VIENNA, Va., June 25, 2020 (Space Adventures PR) – S.P. Korolev Rocket and Space Corporation “Energia” and Space Adventures, Inc. signed a contract for a short duration spaceflight of two spaceflight participants on board the same “Soyuz” spacecraft to the Russian segment of the International Space Station (ISS).
One of the mission participants will have an opportunity to conduct a spacewalk outside the space station, becoming the first private citizen in history to experience open space. Accepted and secured candidates will be required to complete specialized training and additional simulations in preparation for the spacewalk attempt.
“A private citizen completing a spacewalk would be another huge step forward in private spaceflight. We appreciate the chance to celebrate two decades of orbital space tourism with our Russian partners by opening up another first-ever experience. We applaud our colleagues at Energia for working with us to create amazing new adventures in space,” said Eric Anderson, Chairman and CEO of Space Adventures, Inc.
About Space Adventures
Space Adventures, the company that organized the flights for the world’s first private space explorers, is headquartered in the Washington, D.C. metro area. It offers a variety of programs available today, including spaceflight missions to the International Space Station, around the Moon, record-breaking orbital missions, and various training and spaceflight qualification programs. The company’s orbital spaceflight clients include Dennis Tito, Mark Shuttleworth, Greg Olsen, Anousheh Ansari, Charles Simonyi, Richard Garriott, and Guy Laliberté.
Video Caption: Not investment advice, just my humble opinion. This is the most innovative company out there today as they are doing something no other business is even attempting. They have the best people in the aerospace industry working on this ground-breaking service.
Video Caption: Learn what it’s like to travel to space from Beth Moses, Virgin Galactic’s Chief Astronaut Trainer, in this special Spacechat for all young people currently studying at home! Beth was the world’s 571st human to look down at Earth from the black sky of space as she became Commercial Astronaut 007.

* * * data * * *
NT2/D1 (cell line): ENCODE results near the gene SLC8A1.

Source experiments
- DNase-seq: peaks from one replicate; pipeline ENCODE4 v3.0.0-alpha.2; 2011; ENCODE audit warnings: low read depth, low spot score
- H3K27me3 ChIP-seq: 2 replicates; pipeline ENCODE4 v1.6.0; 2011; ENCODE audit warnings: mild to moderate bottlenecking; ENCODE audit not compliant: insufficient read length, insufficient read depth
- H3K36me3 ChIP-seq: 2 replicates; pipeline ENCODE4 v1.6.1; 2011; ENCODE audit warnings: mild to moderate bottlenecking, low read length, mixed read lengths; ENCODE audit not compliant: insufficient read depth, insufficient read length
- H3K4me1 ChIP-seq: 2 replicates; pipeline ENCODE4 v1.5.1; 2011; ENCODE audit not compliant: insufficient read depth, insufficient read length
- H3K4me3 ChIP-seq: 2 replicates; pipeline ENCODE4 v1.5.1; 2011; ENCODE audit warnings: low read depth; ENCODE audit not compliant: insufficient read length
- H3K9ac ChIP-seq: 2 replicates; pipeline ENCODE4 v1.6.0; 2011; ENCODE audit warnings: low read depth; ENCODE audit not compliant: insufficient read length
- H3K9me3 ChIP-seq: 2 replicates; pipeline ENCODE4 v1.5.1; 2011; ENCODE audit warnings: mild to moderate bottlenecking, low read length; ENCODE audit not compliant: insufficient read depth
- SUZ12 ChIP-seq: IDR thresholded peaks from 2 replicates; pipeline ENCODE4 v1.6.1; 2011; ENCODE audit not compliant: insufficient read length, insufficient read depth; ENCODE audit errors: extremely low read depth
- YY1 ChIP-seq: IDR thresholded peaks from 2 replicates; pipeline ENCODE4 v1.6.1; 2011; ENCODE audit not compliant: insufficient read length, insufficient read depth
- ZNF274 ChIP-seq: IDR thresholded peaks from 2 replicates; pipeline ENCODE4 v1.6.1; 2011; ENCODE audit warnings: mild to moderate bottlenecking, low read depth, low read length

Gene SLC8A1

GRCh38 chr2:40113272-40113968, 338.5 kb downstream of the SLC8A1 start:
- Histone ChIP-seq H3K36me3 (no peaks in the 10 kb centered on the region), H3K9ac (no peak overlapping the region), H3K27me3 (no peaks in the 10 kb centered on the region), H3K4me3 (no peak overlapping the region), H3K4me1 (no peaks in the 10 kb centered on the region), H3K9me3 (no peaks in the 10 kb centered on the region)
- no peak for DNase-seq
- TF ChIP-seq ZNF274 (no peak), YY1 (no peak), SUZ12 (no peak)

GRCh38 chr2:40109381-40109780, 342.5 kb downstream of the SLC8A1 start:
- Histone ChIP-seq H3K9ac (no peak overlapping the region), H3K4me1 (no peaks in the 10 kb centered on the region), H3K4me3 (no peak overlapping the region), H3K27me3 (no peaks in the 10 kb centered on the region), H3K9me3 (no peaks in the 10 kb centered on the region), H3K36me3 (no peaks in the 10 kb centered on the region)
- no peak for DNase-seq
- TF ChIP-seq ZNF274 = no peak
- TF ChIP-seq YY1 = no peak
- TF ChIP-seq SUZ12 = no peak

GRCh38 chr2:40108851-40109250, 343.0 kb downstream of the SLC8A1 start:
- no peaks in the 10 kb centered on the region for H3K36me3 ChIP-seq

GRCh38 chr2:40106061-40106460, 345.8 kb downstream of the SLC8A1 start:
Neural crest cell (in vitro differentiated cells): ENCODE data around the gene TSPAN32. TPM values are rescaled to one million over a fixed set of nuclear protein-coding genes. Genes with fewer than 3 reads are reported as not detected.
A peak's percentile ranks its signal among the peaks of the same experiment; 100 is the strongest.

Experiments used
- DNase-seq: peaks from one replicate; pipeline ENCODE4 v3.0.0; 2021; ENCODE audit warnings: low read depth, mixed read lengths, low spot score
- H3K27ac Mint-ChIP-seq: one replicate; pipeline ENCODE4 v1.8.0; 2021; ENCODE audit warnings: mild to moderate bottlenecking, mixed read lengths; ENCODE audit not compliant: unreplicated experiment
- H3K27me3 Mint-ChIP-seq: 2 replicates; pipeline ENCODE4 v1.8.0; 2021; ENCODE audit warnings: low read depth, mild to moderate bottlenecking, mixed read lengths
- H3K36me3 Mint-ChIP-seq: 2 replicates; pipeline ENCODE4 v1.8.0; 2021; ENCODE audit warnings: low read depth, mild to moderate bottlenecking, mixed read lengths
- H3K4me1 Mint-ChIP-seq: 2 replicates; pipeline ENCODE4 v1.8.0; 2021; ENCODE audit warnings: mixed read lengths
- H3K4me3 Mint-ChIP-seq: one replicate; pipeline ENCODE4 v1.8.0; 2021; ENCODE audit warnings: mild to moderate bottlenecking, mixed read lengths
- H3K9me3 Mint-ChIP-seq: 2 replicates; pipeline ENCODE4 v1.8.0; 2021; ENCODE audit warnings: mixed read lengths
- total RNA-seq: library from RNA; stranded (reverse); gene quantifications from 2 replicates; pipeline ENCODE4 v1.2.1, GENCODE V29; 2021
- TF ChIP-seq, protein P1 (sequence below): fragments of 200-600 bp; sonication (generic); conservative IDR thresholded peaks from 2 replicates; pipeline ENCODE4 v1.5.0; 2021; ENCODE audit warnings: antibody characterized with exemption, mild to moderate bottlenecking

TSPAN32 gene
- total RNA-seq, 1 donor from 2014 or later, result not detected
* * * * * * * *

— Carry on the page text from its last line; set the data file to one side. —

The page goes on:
Hear Beth talk about her spaceflight, including highlights such as the rocket ride and floating in zero G! Beth invites you to join her and talk traveling through space in the first part of this series – Spacechat #WithMe!
Virgin Galactic’s wild roller coaster ride on Wall Street continued over the past week as Richard Branson’s spaceline marked five months as a publicly traded company and 13 months since the last launch of its SpaceShipTwo suborbital tourism vehicle.
Since debuting on the New York Stock Exchange at $12 last Oct. 28, the stock soared to a high of $42.49 on Feb. 20 before sinking to $10.49 on March 19. Over the past week, the stock has risen again; it reached $14.68 in after-hours trading on Monday.
Peter Diamandis talks about how he will become a trillionaire by mining asteroids, predicts commercial suborbital space flights will begin by 2008, and says the discovery of ubiquitous life on Mars within a decade.
Virgin Galactic Founder predicts SpaceShipTwo would be ready to fly in 12 months. A year after that — March 2009 — the vehicle would begin commercial suborbital space flights.
The reality is that in 2007 they didn’t have an engine capable of firing for the one minute needed to send SpaceShipTwo above 50 miles. They weren’t even close to having one. It would take another 7.5 years to develop one they would even risk firing for more than 20 seconds in flight.
SpaceShipTwo VSS Enterprise was destroyed on Oct. 31, 2014 during the flight during which they were supposed to test that engine. That accident set the program back by another five years.
Virgin Galactic Chairman Chamath Palihapitiya was on a financial news network yesterday denying the stock was a bubble, a claim that hasn’t aged well in the short term.
With shares soaring to a high of $41.55 only a week ago, they are hovering at around $23 as I writing this story. The shares were offered at $12 when Virgin Galactic went public last Oct. 28 and rose sharply in recent weeks.
The shares slid after Virgin Galactic reported a larger than expected loss for the fourth quarter 2019 and hinted at delays in the start of commercial suborbital flights, which were to have started in June. Analysts have downgraded the stock based on the earnings report.
Richard Branson’s now publicly traded Virgin Galactic space tourism company had its first quarterly and full year earnings call on Tuesday. You can read the press releasehere. Below are the key takeaways.
Burning cash: Net losses were nearly $72.8 million for the fourth quarter and $210.9 million for 2019. Net losses for 2018 and 2019 totaled $349.1 million. Total expenditures since 2004 have exceeded $1 billion.
Editor’s Note: They kind of buried the lede here. Read down to paragraph 4 of 7. Virgin also closed ticket sales after VSS Enterprise crashed in October 2014, at which time it had more 700 firm reservations. But, notice the legalistic clarification: formally closed.
MOJAVE, Calif. (Virgin Galactic PR) — Virgin Galactic Holdings, Inc. (NYSE: SPCE) (“Virgin Galactic” or “the Company”), a vertically integrated aerospace company, announced today that in preparation for the re-opening of spaceflight sales, it is introducing the One Small Step initiative. The company formally closed its doors to new ticket sales after its history-making first space flight in December 2018.